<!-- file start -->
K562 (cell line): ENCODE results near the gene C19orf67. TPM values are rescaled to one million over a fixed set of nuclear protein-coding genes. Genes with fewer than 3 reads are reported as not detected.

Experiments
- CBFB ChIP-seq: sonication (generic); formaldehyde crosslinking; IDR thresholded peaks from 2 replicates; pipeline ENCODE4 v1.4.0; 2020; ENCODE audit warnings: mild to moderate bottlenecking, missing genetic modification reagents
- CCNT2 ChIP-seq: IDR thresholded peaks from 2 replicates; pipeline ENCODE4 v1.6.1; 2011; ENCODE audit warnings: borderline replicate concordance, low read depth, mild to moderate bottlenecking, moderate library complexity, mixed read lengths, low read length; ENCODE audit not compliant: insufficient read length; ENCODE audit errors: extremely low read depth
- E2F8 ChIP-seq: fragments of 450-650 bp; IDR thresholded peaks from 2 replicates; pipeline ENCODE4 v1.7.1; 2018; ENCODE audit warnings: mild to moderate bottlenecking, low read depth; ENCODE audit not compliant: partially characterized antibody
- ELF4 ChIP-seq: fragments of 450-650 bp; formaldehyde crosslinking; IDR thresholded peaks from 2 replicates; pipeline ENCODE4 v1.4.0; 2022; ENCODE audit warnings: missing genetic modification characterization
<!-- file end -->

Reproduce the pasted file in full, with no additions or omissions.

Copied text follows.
K562 (cell line): ENCODE results near the gene C19orf67. TPM values are rescaled to one million over a fixed set of nuclear protein-coding genes. Genes with fewer than 3 reads are reported as not detected.

Experiments
- CBFB ChIP-seq: sonication (generic); formaldehyde crosslinking; IDR thresholded peaks from 2 replicates; pipeline ENCODE4 v1.4.0; 2020; ENCODE audit warnings: mild to moderate bottlenecking, missing genetic modification reagents
- CCNT2 ChIP-seq: IDR thresholded peaks from 2 replicates; pipeline ENCODE4 v1.6.1; 2011; ENCODE audit warnings: borderline replicate concordance, low read depth, mild to moderate bottlenecking, moderate library complexity, mixed read lengths, low read length; ENCODE audit not compliant: insufficient read length; ENCODE audit errors: extremely low read depth
- E2F8 ChIP-seq: fragments of 450-650 bp; IDR thresholded peaks from 2 replicates; pipeline ENCODE4 v1.7.1; 2018; ENCODE audit warnings: mild to moderate bottlenecking, low read depth; ENCODE audit not compliant: partially characterized antibody
- ELF4 ChIP-seq: fragments of 450-650 bp; formaldehyde crosslinking; IDR thresholded peaks from 2 replicates; pipeline ENCODE4 v1.4.0; 2022; ENCODE audit warnings: missing genetic modification characterization